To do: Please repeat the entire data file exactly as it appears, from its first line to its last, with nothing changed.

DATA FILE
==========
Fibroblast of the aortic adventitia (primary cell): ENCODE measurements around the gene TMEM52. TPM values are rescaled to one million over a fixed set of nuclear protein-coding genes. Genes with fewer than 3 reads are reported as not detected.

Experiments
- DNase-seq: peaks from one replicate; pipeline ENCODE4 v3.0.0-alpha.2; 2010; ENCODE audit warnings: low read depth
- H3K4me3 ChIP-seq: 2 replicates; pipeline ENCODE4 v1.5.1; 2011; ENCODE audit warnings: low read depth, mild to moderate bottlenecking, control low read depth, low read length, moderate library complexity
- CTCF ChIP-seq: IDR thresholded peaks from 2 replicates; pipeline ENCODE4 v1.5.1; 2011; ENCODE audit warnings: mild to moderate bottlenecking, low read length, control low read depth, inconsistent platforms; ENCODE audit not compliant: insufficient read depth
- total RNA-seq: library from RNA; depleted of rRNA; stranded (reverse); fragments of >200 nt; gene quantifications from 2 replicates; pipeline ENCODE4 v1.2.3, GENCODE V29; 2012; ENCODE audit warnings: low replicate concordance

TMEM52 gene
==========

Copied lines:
Fibroblast of the aortic adventitia (primary cell): ENCODE measurements around the gene TMEM52. TPM values are rescaled to one million over a fixed set of nuclear protein-coding genes. Genes with fewer than 3 reads are reported as not detected.

Experiments
- DNase-seq: peaks from one replicate; pipeline ENCODE4 v3.0.0-alpha.2; 2010; ENCODE audit warnings: low read depth
- H3K4me3 ChIP-seq: 2 replicates; pipeline ENCODE4 v1.5.1; 2011; ENCODE audit warnings: low read depth, mild to moderate bottlenecking, control low read depth, low read length, moderate library complexity
- CTCF ChIP-seq: IDR thresholded peaks from 2 replicates; pipeline ENCODE4 v1.5.1; 2011; ENCODE audit warnings: mild to moderate bottlenecking, low read length, control low read depth, inconsistent platforms; ENCODE audit not compliant: insufficient read depth
- total RNA-seq: library from RNA; depleted of rRNA; stranded (reverse); fragments of >200 nt; gene quantifications from 2 replicates; pipeline ENCODE4 v1.2.3, GENCODE V29; 2012; ENCODE audit warnings: low replicate concordance

TMEM52 gene